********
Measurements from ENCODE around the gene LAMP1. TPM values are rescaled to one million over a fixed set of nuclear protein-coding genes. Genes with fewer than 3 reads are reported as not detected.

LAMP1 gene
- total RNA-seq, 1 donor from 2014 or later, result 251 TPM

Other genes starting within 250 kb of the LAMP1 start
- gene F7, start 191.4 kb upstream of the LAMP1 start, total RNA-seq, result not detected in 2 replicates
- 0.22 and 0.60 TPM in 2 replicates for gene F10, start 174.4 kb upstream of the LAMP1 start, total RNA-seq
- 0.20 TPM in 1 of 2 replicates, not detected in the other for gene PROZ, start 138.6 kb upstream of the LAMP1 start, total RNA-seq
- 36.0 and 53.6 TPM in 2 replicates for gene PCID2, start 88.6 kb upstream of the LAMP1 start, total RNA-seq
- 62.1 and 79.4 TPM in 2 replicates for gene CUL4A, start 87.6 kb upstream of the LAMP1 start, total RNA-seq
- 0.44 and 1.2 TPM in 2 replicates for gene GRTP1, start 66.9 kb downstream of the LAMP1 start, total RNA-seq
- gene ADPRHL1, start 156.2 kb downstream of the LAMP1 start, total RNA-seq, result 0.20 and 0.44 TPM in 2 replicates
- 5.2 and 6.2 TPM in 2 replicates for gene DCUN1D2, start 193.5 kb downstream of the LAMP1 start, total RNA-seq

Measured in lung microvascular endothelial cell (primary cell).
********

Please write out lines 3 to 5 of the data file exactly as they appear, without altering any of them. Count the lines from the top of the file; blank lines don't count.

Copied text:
- total RNA-seq, 1 donor from 2014 or later, result 251 TPM

Other genes starting within 250 kb of the LAMP1 start
- gene F7, start 191.4 kb upstream of the LAMP1 start, total RNA-seq, result not detected in 2 replicates